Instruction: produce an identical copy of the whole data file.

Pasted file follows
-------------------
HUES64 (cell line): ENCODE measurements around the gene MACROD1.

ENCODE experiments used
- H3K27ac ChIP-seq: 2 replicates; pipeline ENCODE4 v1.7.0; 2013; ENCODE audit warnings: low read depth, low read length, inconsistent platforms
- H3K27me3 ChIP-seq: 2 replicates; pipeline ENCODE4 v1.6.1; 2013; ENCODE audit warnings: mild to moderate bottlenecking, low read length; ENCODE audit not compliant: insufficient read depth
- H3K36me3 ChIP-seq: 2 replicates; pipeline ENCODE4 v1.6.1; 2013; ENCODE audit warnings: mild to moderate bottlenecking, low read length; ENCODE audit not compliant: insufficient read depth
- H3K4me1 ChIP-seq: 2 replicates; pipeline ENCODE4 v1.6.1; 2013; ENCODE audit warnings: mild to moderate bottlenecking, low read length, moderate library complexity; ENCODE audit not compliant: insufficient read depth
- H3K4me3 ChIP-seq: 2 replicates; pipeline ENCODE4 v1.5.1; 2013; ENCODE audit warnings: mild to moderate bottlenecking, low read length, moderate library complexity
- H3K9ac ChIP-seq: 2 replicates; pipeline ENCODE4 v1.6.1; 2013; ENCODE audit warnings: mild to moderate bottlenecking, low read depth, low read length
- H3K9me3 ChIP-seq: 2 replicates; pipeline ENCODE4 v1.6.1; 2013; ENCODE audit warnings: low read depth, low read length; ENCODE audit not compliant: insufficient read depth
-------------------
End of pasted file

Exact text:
HUES64 (cell line): ENCODE measurements around the gene MACROD1.

ENCODE experiments used
- H3K27ac ChIP-seq: 2 replicates; pipeline ENCODE4 v1.7.0; 2013; ENCODE audit warnings: low read depth, low read length, inconsistent platforms
- H3K27me3 ChIP-seq: 2 replicates; pipeline ENCODE4 v1.6.1; 2013; ENCODE audit warnings: mild to moderate bottlenecking, low read length; ENCODE audit not compliant: insufficient read depth
- H3K36me3 ChIP-seq: 2 replicates; pipeline ENCODE4 v1.6.1; 2013; ENCODE audit warnings: mild to moderate bottlenecking, low read length; ENCODE audit not compliant: insufficient read depth
- H3K4me1 ChIP-seq: 2 replicates; pipeline ENCODE4 v1.6.1; 2013; ENCODE audit warnings: mild to moderate bottlenecking, low read length, moderate library complexity; ENCODE audit not compliant: insufficient read depth
- H3K4me3 ChIP-seq: 2 replicates; pipeline ENCODE4 v1.5.1; 2013; ENCODE audit warnings: mild to moderate bottlenecking, low read length, moderate library complexity
- H3K9ac ChIP-seq: 2 replicates; pipeline ENCODE4 v1.6.1; 2013; ENCODE audit warnings: mild to moderate bottlenecking, low read depth, low read length
- H3K9me3 ChIP-seq: 2 replicates; pipeline ENCODE4 v1.6.1; 2013; ENCODE audit warnings: low read depth, low read length; ENCODE audit not compliant: insufficient read depth